Do Communists Have Better Sex?

| March 29, 2016 | 0 Comments

Karl Marx didn’t write much about sex. Much. But he did write about human relationships as an abstract whole.

For Karl, the ethical issue at stake in discussing capitalism was nothing less than the loss of humanity he saw in the capitalist system.

He called this loss of humanity alienation. Under capitalism, he reasoned, the individual is transformed into a laborer. As the term implies, a laborer is defined by their work, and they must work to live. In ideal state, Marx imagines that a person would choose how to labor, and therefore affirm their own will and ability in the laboring process. But capitalism inverts this by making the laborer’s life dependent on his labor and on his product. This inverted domination of labor and product over man–a separation of man from his self-agency–is alienation.

As Charlie Chaplin’s “Factory Work” shows, the rule of economic interests and competition alienates people from other people, too. Relationships between humans are reduced to relationships between buyers and sellers, bosses and employees, and capitalists and proletarians. The fuller mental, emotional, and spiritual life Marx imagines for society is denied.

Do Communists Have Better Sex? is a 2006 film by Andre Meier that uses this theory to examine the sex lives of people in West and East Germany after World War II. (Here’s one review.) In capitalist West Germany, the economic relegation of women to domestic roles corresponded to Church-led efforts to maintain a heterosexual, nuclear-family model of sexuality. But in the communist East, the film claims, women were supported in the workforce as equal laborers. Their greater economic agency carried over into sexual agency, resulting in more fulfilling sexual relationships.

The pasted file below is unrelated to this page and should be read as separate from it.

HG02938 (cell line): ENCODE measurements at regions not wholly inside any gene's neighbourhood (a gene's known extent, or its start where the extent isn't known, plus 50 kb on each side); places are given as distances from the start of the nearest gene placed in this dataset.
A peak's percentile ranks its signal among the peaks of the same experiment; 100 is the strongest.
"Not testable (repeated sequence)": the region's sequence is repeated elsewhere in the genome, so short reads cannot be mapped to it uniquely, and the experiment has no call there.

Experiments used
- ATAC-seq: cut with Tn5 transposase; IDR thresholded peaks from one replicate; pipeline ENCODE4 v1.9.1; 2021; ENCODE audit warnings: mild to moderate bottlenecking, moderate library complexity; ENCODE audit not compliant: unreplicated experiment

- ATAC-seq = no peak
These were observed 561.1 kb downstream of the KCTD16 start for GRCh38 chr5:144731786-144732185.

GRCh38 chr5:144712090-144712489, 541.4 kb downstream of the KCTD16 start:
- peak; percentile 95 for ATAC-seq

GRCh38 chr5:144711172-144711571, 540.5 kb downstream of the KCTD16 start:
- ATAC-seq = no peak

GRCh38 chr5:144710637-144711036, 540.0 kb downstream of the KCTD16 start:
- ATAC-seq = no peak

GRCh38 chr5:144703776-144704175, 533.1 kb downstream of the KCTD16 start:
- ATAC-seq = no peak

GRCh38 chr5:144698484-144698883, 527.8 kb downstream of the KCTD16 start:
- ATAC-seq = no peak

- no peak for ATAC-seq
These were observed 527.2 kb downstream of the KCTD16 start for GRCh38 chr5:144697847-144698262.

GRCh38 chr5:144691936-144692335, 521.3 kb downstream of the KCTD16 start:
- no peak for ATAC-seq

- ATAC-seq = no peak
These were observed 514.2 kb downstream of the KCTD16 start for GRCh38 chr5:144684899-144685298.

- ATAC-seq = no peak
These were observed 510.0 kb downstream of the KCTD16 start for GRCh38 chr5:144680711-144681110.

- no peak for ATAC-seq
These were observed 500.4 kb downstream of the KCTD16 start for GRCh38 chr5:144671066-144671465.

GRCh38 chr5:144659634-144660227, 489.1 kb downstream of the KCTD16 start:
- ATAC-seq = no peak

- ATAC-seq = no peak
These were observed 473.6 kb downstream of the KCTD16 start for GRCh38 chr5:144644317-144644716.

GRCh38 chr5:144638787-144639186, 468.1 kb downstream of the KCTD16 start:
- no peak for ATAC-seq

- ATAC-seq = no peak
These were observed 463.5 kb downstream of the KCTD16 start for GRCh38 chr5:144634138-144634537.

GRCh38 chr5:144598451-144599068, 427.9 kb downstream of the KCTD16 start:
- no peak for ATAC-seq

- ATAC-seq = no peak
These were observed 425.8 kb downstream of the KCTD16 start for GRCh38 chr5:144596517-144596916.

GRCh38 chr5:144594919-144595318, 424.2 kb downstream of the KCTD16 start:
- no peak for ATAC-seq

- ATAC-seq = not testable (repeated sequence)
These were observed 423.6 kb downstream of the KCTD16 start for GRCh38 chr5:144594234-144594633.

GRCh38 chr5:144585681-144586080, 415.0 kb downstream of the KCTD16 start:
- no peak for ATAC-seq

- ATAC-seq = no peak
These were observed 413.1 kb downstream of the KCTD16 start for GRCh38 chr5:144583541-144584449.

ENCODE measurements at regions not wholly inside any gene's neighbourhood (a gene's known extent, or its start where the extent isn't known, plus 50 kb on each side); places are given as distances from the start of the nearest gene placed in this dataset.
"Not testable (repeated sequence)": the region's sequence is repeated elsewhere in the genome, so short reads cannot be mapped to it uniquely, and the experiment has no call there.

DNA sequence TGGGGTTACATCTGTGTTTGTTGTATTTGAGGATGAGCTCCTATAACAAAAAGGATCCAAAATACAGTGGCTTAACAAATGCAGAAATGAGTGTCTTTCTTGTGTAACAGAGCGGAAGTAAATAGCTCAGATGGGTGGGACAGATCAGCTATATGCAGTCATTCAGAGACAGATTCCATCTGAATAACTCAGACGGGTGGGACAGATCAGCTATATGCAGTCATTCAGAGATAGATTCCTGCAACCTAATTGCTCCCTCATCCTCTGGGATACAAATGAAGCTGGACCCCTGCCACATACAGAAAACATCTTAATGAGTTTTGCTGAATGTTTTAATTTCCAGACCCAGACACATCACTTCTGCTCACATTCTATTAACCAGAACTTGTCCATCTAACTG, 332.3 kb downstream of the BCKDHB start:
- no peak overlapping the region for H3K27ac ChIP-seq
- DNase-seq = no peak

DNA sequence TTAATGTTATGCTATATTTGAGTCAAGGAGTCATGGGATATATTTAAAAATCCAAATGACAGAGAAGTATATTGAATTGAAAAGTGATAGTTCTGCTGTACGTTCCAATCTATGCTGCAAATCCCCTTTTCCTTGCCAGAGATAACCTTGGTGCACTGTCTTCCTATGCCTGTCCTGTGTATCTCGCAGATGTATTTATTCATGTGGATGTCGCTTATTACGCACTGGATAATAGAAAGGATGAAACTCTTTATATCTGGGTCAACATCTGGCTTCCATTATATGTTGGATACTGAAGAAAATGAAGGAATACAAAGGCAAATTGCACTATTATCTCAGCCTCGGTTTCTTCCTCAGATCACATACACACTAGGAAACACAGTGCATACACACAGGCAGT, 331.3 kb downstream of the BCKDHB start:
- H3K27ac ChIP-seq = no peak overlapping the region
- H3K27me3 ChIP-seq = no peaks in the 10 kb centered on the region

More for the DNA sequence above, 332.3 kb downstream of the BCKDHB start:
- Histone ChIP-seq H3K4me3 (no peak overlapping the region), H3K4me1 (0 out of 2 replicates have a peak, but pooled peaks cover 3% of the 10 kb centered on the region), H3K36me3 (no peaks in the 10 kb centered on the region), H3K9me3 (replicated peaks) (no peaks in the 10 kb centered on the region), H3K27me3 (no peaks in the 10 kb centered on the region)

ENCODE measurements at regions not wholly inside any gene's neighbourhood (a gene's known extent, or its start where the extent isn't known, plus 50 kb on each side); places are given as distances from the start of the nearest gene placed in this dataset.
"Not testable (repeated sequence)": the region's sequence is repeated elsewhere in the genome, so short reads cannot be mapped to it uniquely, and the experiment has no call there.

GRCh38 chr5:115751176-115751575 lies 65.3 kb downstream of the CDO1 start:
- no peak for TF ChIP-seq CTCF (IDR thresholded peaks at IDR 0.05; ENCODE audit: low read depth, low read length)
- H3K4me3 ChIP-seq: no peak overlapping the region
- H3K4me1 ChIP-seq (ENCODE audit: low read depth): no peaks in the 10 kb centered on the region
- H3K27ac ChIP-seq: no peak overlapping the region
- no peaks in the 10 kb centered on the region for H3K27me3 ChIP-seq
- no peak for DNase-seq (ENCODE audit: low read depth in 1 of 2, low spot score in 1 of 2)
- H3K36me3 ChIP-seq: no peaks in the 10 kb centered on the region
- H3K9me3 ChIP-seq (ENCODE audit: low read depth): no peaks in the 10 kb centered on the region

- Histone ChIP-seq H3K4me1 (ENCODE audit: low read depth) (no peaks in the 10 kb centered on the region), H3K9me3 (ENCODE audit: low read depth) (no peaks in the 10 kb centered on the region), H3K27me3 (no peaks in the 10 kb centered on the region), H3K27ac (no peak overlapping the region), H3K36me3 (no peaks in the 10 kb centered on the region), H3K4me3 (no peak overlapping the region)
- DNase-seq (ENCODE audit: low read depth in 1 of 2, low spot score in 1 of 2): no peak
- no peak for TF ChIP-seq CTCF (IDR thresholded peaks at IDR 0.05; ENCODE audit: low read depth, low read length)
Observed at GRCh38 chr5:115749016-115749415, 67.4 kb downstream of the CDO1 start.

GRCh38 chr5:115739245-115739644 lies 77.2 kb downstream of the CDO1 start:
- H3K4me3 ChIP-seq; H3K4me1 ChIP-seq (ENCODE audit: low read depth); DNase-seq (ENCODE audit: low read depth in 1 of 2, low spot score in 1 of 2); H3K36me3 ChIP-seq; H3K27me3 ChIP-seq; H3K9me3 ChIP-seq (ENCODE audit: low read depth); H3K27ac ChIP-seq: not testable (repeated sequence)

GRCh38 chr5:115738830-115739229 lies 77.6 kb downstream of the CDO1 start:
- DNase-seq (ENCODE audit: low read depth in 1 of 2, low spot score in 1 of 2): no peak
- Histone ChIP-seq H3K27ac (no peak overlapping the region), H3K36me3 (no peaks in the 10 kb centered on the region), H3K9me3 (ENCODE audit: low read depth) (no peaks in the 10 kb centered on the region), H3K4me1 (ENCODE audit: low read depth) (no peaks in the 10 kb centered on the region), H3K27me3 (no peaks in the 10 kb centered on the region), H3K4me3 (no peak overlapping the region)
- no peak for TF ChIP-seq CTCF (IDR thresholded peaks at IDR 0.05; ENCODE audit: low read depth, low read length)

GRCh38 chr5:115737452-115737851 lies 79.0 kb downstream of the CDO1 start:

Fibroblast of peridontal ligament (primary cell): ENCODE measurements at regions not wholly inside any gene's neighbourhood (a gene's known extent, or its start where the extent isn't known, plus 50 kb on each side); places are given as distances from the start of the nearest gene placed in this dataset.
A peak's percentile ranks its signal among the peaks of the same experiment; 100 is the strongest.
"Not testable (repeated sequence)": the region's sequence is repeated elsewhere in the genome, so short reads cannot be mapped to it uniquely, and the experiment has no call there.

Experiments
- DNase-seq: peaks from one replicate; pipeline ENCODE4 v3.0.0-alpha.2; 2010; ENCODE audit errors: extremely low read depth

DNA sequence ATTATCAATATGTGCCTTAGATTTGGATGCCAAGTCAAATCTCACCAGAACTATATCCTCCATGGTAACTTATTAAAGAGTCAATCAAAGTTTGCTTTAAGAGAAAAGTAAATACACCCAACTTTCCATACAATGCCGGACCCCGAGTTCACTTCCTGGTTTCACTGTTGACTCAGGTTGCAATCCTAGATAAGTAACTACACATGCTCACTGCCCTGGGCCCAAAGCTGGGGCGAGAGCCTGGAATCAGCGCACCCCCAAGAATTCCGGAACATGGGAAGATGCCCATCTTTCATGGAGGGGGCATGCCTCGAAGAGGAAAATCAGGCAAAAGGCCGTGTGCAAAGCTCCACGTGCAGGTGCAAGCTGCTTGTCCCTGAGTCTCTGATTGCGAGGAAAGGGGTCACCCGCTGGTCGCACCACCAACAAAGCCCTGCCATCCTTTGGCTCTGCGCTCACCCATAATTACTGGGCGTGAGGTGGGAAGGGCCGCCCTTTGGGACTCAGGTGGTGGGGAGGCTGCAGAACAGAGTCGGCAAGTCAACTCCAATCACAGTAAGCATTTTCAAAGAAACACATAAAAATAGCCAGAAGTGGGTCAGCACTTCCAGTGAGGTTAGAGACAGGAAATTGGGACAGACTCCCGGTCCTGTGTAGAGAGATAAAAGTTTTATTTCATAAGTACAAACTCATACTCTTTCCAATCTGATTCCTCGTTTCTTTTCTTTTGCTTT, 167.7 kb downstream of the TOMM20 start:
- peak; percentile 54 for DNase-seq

How does this bear out Marx’s theory of alienation? Just as the capitalist division of labor in the factory produces an alienated worker, the gendered division of labor within capitalism also produces alienated gender laborers–women. After all, raising children, doing housework, and servicing a male breadwinner is unpaid labor women must perform in order to give capitalism its workers. Restricted domestic roles and restrictive sex roles reduce women and alienate them as much as industrial labor alienates the worker. Human relationships, including sexual ones, thus become defined by products and outside forces: objectified views of the body, societal expectations of sex from porn and advertising, and actual economics, in cases of sex work and even some marriages.

Feminists often raise the issues of sexualization and our current toxic sexual climate. Many note that depictions of sex don’t depict an interaction between two human individuals anymore. Some point out that people have a competitive or achievement-based view sex, as if it were a sport, or a task to be accomplished, rather than a particular way of interacting with another person. In a way, people are reduced to their body parts, and their body parts are regarded as instruments.

But how often does this conversation on sex return to the economic system that might be underlying it?

The issues in one’s private bedroom, influenced by the structure of intercontinental economics? It’s an unsettling idea, but potentially important for anyone with a sex life–anyone with a life–to consider.

Source on Marx: Tucker, Robert C., Karl Marx, and Friedrich Engels. The Marx-Engels Reader. New York: Norton, 1978.

Featured photo credit: x via photopin (license)

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Category: featured, Politics, Social Activism, The (Sex)es

Huey Wu

About the Author ()

Huey Wu is a Senior studying Comparative Literature. When not writing in a journal, writing for class, or working as a writing tutor, they enjoy volleyball, puzzles, and gentle company.

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